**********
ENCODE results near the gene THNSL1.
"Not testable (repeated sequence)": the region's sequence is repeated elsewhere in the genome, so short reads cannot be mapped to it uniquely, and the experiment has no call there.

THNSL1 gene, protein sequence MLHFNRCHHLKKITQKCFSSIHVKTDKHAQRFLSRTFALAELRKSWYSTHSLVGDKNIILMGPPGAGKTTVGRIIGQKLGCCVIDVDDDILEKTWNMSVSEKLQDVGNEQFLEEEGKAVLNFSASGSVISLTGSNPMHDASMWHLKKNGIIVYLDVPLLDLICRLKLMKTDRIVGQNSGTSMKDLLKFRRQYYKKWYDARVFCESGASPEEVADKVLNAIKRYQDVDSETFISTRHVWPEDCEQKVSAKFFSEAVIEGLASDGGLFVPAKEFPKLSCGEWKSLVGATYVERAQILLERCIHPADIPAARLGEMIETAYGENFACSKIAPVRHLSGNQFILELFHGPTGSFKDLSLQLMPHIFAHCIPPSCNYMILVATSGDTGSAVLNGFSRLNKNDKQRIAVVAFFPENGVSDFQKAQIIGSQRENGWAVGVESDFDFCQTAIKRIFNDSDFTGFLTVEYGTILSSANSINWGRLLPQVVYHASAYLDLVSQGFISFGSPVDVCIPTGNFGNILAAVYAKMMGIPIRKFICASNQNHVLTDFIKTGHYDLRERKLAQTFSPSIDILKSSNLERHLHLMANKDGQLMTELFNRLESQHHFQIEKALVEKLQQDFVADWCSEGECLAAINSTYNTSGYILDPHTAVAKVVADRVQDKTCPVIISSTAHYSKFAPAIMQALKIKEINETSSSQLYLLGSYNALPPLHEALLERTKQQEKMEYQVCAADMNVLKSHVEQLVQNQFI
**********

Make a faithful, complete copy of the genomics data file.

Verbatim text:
ENCODE results near the gene THNSL1.
"Not testable (repeated sequence)": the region's sequence is repeated elsewhere in the genome, so short reads cannot be mapped to it uniquely, and the experiment has no call there.

THNSL1 gene, protein sequence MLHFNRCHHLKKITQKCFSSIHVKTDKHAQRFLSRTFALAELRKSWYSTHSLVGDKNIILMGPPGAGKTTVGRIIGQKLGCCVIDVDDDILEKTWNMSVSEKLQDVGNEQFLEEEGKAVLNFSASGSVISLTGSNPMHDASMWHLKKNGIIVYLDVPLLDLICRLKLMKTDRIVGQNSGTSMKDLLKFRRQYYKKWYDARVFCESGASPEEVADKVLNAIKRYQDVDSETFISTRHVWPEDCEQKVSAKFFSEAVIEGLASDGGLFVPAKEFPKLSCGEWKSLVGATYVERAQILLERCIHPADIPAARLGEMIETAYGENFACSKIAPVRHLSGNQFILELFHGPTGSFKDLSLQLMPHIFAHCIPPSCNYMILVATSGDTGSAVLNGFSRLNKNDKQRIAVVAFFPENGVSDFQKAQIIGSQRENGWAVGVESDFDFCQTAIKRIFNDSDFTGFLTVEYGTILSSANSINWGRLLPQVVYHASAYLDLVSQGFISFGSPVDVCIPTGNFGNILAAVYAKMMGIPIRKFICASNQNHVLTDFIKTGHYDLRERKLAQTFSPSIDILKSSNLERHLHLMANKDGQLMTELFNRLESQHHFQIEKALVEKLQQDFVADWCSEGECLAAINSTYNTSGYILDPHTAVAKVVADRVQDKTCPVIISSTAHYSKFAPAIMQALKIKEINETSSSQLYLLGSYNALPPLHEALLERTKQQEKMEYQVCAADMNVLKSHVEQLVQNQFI